“Somewhere behind the athlete you’ve become and the hours of practice and the coaches who have pushed you is a little girl who fell in love with the game and never looked back…play for her.”
The development of an athlete in a sport that requires fine motor skill necessitates the athlete first enjoying the activity. Without a base of passion, desire, and love of the activity, development will not occur as the participant will not perform to full ability at training sessions or take part in extra training away from coach led sessions. The Passion Creates the Ability!!! The enthusiasm almost bordering obsession needed to play at the highest levels can only be accomplished by those individuals who develop a true interest for improvement in the specific activity. This desire for improvement is harnessed at a young age through creating a love for the sport in which fun is the prime focus during all sessions.
Many adults who consider themselves coaches forget this step with children that are under the age of ten. These “coaches” begin The Great American Trophy Race by placing children in an environment that is set up for failure. The ineffective method of working with young children is to have them stand in lines, listen to coaching lectures, and run laps. Include boring, non-task oriented drills and you have an ideal recipe for players not having fun and no longer participating in the activity. Development does not occur in this environment in which athleticism must be relied on in order to create success. After the age of ten and as puberty begins to take place, if the process of obtaining appropriate skill development and a passion for participation has not already occurred, the athlete will have a tough time being competitive at the elite levels. A solid technical skill base developed between the ages of 7 and 12 promotes success at later stages of participation.
Jay Martin (2013) introduced me to the thoughts of former United States Soccer Federation Director of Coaching Bobby Howe. Howe uses a formula for the development of players which is:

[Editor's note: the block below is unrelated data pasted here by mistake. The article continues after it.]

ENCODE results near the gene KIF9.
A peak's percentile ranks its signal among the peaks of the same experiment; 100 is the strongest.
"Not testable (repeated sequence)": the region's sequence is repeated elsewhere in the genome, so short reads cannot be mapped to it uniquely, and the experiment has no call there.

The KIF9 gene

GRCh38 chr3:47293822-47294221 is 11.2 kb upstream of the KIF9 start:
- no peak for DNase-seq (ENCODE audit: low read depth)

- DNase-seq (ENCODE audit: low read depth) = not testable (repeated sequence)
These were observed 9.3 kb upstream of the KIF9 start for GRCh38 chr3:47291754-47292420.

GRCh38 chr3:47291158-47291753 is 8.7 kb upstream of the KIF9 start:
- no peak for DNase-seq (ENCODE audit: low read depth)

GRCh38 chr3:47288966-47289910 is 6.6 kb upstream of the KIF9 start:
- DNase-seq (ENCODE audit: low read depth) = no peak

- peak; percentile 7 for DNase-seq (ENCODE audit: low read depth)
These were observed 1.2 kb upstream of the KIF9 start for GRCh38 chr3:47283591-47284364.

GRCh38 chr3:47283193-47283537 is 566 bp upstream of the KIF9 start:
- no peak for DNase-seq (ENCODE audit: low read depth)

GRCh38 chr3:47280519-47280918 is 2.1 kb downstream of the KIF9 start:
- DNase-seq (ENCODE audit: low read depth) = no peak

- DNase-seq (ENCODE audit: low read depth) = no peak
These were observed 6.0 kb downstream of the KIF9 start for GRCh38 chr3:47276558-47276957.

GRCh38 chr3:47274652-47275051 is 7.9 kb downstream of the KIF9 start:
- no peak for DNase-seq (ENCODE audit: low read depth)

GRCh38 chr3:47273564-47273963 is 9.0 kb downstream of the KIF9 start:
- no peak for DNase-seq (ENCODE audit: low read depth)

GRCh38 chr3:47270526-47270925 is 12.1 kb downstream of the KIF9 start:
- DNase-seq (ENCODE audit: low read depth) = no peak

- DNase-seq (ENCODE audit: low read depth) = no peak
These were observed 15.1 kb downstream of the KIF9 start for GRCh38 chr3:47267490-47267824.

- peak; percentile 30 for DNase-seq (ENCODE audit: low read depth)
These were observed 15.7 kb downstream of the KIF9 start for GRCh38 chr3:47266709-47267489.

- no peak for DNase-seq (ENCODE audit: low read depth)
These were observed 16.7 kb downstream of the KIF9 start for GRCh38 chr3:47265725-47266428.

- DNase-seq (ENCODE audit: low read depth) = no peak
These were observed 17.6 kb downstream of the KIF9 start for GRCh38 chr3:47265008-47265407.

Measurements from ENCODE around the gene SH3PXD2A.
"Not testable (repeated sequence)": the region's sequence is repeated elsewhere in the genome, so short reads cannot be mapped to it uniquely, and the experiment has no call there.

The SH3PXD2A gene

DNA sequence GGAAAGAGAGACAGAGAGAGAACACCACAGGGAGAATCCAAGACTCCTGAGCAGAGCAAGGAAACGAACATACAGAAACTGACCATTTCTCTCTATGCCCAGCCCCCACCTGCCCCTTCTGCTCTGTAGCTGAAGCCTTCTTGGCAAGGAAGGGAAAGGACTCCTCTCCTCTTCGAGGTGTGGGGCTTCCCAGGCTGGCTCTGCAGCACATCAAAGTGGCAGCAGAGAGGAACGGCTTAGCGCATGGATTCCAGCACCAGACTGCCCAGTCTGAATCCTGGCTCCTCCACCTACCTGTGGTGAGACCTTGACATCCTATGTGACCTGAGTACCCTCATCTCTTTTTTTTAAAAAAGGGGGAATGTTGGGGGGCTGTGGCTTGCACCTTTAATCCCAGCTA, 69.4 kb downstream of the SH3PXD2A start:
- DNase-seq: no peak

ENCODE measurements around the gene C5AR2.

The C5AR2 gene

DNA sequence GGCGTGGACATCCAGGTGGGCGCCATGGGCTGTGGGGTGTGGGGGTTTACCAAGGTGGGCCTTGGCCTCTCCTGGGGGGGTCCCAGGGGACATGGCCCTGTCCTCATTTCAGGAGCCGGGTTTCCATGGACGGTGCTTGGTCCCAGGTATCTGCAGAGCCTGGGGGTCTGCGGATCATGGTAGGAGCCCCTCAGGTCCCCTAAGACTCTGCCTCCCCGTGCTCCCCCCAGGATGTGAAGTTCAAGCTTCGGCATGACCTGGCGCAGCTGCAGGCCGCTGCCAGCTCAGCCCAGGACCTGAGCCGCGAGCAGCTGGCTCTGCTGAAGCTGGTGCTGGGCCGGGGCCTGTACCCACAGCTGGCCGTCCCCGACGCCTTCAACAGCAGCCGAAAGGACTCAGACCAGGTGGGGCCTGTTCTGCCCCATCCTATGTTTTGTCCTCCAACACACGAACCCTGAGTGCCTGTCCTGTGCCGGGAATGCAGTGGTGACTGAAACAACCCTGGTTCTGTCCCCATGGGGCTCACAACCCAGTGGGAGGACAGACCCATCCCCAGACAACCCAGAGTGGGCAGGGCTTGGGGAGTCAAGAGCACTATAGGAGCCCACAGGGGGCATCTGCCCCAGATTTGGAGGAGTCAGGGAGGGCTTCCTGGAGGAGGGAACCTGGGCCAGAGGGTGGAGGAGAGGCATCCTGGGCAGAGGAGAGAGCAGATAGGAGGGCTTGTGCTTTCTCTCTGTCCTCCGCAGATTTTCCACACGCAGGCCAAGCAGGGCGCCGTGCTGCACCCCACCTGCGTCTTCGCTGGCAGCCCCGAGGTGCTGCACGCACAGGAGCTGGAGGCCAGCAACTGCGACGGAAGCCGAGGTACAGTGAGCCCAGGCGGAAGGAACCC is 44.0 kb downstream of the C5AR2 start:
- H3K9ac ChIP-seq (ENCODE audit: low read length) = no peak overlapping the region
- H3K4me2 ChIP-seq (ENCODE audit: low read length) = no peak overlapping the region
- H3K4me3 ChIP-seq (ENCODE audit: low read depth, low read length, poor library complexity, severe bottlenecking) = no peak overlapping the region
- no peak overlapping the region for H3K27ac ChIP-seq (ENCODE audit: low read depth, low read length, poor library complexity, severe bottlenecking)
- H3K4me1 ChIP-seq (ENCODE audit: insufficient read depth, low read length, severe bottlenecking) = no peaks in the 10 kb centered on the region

Realistic Experience + Fun = Improvement in Play
This formula is not only used for soccer, but can be implemented into all athlete development. Realistic experience is the coach selecting the appropriate activity for the specific age or skill level in which they are teaching that particular day. The culture of fun at training and games is partially developed by the charisma (energy, passion, enthusiasm, and patience) of the coach and also promoted by the level of enjoyment by each participant. Each training session for developing players at the younger ages should be designed with the goal of having so much fun that the participant cannot wait to return. Within this session, skills are developed through appropriate activity selection. The athletes think they are just having fun and do not even realize how much improvement is happening. Remember, we want the passion for the sport to develop. If this love of the game is created, skill improvement is bound to occur as the young athlete begins training on their own outside of coach led practice.
General activity haphazardly selected by coaches does not develop the passion necessary for an athlete to become elite. Intentionally selected activities, tweaked to create a fun and exciting environment have the opportunity to create a love for training and playing that will promote skill acquisition and improvement to allow for success at the elite level of competition.
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Martin, J. (2013, May/June). Are coaches responsible for eliminating young soccer players. NSCAA Soccer Journal, 58(3), 4,5.